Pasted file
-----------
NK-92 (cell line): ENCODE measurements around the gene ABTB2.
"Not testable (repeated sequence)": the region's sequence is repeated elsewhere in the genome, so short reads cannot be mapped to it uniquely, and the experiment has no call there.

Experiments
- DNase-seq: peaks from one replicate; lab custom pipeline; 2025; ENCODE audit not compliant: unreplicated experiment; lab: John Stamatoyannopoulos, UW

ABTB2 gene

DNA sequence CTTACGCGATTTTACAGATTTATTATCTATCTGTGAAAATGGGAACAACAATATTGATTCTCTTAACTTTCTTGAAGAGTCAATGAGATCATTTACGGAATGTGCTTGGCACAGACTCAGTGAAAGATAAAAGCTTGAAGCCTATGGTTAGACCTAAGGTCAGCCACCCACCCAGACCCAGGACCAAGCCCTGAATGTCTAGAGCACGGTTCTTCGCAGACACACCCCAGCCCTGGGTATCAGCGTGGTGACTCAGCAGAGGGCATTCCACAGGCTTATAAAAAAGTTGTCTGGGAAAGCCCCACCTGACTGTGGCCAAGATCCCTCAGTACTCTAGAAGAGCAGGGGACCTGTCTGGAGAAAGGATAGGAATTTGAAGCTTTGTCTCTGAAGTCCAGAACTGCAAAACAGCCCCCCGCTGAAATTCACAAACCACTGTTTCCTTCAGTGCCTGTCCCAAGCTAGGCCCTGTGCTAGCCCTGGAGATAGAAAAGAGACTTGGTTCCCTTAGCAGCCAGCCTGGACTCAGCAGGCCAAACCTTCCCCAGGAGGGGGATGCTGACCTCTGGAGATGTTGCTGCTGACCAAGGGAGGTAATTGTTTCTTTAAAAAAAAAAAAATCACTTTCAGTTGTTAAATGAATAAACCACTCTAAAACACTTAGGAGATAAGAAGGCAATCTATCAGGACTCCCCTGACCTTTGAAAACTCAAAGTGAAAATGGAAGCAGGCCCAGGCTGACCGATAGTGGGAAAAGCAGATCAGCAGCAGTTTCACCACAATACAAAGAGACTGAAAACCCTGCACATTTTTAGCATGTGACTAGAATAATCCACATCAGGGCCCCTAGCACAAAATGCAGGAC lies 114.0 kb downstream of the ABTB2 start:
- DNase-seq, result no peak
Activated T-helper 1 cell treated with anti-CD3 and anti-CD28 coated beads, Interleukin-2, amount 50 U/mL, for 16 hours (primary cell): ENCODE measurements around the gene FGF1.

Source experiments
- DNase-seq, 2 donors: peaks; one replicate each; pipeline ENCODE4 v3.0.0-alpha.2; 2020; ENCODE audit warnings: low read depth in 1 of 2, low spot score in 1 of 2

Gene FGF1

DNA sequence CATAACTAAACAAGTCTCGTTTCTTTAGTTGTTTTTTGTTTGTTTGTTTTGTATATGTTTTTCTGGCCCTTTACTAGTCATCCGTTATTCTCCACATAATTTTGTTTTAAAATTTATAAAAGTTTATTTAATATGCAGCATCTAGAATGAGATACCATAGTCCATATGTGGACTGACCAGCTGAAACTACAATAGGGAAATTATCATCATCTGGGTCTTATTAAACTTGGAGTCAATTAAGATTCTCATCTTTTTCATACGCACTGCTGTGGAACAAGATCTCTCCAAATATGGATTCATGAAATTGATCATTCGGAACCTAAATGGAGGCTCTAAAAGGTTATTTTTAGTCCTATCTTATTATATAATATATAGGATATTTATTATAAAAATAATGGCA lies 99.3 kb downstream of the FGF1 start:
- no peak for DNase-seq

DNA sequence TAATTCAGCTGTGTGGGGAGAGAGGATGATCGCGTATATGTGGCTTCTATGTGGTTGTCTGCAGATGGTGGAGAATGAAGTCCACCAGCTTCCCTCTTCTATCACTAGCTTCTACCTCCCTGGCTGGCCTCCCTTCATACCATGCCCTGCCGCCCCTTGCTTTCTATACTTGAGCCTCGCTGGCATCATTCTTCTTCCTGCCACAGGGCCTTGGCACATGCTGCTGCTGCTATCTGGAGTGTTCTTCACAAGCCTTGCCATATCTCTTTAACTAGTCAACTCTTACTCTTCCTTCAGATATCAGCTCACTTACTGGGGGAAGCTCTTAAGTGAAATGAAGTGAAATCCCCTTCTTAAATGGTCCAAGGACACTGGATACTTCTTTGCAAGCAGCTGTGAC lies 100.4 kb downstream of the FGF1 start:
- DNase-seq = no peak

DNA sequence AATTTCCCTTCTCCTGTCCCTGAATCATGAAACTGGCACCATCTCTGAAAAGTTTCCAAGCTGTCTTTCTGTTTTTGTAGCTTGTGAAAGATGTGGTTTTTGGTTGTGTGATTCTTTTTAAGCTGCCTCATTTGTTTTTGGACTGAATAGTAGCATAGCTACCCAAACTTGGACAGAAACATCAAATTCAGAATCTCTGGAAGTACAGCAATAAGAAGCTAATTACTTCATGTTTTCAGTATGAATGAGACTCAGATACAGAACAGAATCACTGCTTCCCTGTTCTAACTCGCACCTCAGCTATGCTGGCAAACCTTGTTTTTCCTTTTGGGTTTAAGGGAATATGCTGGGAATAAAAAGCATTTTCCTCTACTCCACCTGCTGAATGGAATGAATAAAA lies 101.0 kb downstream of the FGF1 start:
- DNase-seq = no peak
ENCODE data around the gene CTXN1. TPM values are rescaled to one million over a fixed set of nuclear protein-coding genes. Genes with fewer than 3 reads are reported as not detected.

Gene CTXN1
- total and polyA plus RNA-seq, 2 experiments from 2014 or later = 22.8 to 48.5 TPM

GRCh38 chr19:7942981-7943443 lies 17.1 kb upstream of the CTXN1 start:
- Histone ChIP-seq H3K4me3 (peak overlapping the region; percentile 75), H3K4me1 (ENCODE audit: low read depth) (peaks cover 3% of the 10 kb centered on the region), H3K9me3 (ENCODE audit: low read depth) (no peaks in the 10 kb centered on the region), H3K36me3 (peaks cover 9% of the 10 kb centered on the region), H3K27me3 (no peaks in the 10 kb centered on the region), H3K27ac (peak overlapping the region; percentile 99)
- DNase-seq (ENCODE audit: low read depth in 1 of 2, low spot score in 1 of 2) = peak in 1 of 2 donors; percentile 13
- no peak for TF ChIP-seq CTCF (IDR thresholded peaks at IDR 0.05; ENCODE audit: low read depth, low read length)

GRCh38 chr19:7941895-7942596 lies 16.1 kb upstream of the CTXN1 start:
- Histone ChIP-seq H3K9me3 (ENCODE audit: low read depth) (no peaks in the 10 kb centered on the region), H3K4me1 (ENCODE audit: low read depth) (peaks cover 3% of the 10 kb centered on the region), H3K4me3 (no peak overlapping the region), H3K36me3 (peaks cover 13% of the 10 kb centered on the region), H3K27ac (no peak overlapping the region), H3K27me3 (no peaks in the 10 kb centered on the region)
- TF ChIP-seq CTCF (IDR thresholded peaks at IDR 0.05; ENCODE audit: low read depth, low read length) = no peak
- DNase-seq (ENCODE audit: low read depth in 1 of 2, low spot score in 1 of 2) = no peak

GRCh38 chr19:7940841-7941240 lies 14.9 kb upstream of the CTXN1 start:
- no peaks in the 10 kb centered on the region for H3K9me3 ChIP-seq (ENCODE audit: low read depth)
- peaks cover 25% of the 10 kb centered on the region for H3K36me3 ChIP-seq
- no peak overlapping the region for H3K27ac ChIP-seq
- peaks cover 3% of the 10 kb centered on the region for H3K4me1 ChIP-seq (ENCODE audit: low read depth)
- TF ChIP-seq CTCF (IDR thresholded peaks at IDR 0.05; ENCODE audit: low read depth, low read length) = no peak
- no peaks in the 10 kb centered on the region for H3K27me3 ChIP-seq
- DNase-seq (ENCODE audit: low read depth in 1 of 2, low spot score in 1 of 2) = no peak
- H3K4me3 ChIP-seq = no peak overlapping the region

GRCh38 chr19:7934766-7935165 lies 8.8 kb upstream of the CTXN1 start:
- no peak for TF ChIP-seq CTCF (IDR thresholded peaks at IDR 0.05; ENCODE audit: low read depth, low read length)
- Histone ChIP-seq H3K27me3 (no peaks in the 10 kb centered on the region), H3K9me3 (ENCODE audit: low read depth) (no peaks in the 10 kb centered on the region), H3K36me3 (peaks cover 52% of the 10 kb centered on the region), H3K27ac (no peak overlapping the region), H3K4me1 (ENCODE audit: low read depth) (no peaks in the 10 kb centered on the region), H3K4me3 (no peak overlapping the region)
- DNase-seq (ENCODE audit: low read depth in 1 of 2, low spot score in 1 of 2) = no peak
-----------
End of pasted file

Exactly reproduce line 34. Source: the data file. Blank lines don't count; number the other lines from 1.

- TF ChIP-seq CTCF (IDR thresholded peaks at IDR 0.05; ENCODE audit: low read depth, low read length) = no peak